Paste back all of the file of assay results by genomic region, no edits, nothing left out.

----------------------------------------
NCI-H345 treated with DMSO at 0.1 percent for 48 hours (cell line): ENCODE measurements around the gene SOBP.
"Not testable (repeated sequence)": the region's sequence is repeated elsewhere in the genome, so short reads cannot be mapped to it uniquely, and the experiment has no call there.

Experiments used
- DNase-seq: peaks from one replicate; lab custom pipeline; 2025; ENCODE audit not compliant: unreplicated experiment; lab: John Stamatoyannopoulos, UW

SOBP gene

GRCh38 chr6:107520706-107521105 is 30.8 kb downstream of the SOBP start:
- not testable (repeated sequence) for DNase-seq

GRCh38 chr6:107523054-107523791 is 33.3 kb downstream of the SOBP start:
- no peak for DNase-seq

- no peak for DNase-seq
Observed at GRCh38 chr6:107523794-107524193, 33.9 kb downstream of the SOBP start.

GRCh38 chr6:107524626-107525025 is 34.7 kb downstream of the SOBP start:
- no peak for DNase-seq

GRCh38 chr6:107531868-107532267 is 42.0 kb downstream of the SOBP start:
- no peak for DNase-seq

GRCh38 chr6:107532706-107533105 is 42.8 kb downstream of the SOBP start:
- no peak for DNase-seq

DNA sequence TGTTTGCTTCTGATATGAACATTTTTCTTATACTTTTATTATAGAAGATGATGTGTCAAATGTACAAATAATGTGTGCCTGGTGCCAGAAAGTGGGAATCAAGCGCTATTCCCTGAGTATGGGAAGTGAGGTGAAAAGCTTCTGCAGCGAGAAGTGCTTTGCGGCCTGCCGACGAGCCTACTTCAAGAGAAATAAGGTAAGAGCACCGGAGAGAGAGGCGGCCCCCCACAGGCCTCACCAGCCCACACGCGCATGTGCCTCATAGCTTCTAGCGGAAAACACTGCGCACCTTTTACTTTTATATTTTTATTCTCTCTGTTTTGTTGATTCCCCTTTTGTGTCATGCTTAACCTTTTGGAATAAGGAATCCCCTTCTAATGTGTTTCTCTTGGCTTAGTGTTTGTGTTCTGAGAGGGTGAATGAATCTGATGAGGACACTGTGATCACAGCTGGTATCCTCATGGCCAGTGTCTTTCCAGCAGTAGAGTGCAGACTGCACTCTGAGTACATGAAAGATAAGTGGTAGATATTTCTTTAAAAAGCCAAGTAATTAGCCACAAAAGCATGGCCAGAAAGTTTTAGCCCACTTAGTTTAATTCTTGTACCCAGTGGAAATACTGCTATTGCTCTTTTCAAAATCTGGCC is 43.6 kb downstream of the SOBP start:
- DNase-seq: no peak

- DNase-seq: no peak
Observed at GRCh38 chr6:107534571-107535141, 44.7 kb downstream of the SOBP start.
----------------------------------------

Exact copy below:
NCI-H345 treated with DMSO at 0.1 percent for 48 hours (cell line): ENCODE measurements around the gene SOBP.
"Not testable (repeated sequence)": the region's sequence is repeated elsewhere in the genome, so short reads cannot be mapped to it uniquely, and the experiment has no call there.

Experiments used
- DNase-seq: peaks from one replicate; lab custom pipeline; 2025; ENCODE audit not compliant: unreplicated experiment; lab: John Stamatoyannopoulos, UW

SOBP gene

GRCh38 chr6:107520706-107521105 is 30.8 kb downstream of the SOBP start:
- not testable (repeated sequence) for DNase-seq

GRCh38 chr6:107523054-107523791 is 33.3 kb downstream of the SOBP start:
- no peak for DNase-seq

- no peak for DNase-seq
Observed at GRCh38 chr6:107523794-107524193, 33.9 kb downstream of the SOBP start.

GRCh38 chr6:107524626-107525025 is 34.7 kb downstream of the SOBP start:
- no peak for DNase-seq

GRCh38 chr6:107531868-107532267 is 42.0 kb downstream of the SOBP start:
- no peak for DNase-seq

GRCh38 chr6:107532706-107533105 is 42.8 kb downstream of the SOBP start:
- no peak for DNase-seq

DNA sequence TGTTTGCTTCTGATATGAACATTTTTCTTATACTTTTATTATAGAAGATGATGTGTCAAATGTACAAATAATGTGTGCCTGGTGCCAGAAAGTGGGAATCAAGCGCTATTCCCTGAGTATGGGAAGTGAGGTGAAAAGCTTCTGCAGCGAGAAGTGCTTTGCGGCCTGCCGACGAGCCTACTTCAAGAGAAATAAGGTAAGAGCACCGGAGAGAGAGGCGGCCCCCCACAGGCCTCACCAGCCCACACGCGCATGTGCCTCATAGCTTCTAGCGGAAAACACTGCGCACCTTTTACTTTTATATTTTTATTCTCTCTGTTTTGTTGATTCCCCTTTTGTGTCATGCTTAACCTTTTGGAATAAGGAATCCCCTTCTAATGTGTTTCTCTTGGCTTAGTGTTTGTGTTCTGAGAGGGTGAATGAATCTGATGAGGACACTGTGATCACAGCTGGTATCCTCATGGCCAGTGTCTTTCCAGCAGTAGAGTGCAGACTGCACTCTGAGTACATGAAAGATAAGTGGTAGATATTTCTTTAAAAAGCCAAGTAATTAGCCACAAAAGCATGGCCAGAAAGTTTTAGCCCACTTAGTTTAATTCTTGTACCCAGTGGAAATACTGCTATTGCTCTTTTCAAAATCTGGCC is 43.6 kb downstream of the SOBP start:
- DNase-seq: no peak

- DNase-seq: no peak
Observed at GRCh38 chr6:107534571-107535141, 44.7 kb downstream of the SOBP start.